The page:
Bears dance down the street in Romania. But watchers don’t run, scream, or hide. The “bears” are actually people dressed in skins.
The dancing bears festival takes place every December. It’s a celebration that ushers in hope for a good new year ahead. Visitors come from as far away as Japan for the sight. They see rows and rows of gaping jaws and claws. Giant red pom-pom decorations give the furs the look of a marching band.
Some of the bears jokingly growl or pretend to attack onlookers. More festival-goers wear glittering drummers’ costumes or old military outfits. Visitors join in the fun.
Locals say that the bear festival custom dates back to another time when it was believed that wild animals guarded people from misfortune or danger. The nomadic Romani people brought real dancing bears to people’s homes for “luck” and a happy new year. Later, people donned bear fur and danced to fend off evil spirits. Nowadays, the custom lives on as a popular festival that draws crowds of tourists.
Christians know that God is the one who protects from evil—not bears. Superstitions and luck have no power. Only God does. He ordains what happens. Proverbs 16:33 reminds us, “The lot is cast into the lap, but its every decision is from the Lord.” On the cross, Jesus bore every curse that could be held against us. He promises us blessing. We don’t need good luck.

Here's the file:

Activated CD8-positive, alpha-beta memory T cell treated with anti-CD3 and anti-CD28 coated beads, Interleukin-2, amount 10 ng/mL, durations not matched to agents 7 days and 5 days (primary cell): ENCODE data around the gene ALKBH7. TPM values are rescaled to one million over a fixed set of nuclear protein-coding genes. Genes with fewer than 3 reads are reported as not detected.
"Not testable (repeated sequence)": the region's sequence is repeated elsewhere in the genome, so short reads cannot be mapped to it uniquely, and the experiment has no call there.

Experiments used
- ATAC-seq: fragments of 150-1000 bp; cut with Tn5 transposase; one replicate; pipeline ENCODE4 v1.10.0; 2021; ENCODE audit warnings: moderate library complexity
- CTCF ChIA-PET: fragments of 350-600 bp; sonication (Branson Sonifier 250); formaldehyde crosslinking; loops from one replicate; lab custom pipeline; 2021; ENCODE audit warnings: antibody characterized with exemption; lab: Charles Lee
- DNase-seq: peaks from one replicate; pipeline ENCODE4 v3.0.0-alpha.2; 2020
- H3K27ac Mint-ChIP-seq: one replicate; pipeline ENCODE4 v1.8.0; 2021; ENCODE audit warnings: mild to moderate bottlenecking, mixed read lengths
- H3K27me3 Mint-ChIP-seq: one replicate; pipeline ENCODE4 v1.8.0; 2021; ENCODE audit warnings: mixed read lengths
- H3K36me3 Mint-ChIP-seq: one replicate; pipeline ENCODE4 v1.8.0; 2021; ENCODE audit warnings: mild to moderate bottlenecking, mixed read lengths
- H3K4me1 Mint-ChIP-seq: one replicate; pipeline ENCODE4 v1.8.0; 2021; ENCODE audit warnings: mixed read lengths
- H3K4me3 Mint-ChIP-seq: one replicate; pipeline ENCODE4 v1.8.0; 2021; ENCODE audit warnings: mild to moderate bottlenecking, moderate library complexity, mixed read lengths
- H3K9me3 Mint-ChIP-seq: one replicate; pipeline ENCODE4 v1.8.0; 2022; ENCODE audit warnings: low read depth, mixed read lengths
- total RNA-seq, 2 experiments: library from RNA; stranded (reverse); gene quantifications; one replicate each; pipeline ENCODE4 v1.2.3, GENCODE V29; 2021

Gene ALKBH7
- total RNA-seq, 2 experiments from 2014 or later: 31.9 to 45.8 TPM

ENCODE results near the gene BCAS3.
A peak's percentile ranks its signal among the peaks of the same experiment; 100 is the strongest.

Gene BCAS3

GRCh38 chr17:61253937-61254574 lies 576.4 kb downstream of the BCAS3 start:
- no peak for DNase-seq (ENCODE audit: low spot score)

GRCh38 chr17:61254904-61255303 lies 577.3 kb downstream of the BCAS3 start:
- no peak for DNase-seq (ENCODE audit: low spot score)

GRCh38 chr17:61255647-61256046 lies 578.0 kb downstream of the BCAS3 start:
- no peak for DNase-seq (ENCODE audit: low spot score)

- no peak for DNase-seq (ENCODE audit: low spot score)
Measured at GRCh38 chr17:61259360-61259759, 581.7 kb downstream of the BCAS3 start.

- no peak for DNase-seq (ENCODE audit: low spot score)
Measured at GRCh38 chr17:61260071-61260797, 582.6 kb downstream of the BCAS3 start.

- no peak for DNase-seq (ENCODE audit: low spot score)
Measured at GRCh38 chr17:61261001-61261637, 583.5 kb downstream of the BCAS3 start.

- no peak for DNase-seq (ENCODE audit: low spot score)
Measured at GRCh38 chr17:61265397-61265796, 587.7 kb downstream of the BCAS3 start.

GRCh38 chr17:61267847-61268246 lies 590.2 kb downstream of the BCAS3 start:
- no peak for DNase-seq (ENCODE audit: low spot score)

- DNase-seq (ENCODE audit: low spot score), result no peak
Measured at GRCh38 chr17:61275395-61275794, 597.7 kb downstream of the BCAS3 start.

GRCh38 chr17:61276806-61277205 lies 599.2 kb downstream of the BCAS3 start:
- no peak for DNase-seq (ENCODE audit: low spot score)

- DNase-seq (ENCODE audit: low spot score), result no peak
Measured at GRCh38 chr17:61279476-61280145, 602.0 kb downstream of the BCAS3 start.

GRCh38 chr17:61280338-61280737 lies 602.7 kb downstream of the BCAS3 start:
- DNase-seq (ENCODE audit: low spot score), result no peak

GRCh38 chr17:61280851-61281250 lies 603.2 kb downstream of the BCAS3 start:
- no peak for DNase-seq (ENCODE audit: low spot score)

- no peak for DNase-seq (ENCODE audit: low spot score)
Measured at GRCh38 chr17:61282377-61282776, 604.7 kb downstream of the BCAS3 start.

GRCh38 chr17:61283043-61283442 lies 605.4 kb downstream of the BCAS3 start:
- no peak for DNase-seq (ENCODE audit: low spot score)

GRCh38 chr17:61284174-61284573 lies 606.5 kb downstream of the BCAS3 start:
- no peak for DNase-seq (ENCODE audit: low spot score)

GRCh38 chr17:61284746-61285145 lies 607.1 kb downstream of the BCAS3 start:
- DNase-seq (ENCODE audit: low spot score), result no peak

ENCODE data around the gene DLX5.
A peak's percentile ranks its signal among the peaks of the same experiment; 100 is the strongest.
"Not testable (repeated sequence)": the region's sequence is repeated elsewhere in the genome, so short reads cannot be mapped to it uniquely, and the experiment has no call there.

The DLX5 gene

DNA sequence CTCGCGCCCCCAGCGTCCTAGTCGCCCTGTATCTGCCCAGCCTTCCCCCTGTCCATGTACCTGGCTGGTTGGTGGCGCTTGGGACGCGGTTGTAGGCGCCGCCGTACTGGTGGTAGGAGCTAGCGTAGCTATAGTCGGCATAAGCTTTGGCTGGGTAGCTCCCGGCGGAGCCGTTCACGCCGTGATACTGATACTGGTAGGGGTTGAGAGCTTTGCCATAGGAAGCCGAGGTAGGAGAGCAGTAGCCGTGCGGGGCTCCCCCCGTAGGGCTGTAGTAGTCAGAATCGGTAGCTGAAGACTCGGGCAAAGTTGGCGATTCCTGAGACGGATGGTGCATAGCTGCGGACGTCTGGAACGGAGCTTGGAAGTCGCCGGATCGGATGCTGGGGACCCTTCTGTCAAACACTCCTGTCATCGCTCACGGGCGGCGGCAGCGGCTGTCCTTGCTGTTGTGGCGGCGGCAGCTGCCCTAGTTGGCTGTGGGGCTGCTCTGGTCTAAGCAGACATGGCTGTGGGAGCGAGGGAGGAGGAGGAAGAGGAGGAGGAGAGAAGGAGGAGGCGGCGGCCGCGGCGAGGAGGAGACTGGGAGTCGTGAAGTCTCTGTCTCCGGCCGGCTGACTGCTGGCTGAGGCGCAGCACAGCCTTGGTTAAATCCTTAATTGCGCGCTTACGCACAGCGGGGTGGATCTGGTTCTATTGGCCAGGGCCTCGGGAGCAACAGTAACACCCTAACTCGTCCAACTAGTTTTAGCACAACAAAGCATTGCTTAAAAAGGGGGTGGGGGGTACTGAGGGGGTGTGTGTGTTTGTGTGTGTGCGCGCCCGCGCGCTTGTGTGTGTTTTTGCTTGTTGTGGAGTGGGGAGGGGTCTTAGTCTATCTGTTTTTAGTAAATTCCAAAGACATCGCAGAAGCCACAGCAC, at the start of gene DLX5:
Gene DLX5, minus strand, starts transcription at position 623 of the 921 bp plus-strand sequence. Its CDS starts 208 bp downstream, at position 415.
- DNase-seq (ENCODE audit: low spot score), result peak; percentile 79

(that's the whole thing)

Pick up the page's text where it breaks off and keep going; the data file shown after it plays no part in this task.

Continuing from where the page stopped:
People once kept real bears in captivity. The bruins danced for audiences. But that tradition was curbed decades ago to halt animal abuse.
Wearing a full-sized bear fur isn’t easy. With both the head and claws included, the fur could weigh up to 110 pounds. And the price might exceed 2,000 euros ($2,100). But even children participate in bear attire.
Locals fear the tradition may disappear. Large numbers of young Romanians leave the country, looking for better lives in wealthier European Union countries.
Brown bears are found all over Romania’s tradition and culture. They often can be seen in real life too—by mountain roads and in forests. At one time, hunters killed too many bears. So authorities issued a ban on bear hunting in 2016. People can hunt bears only when populations grow too large.
Animal rights groups worry that the festival fuels bear hunting for costumes. Participants defend the event. They say that most of the furs have been preserved for generations and treated with great care.
Why? Learning about the customs of a culture helps us understand what the people value and fear. That knowledge can prompt compassion and help us spread the good news.
Bears are AWESOME!! I can't believe that the people in Romania do this with the bear skin on them, it's a little crazy.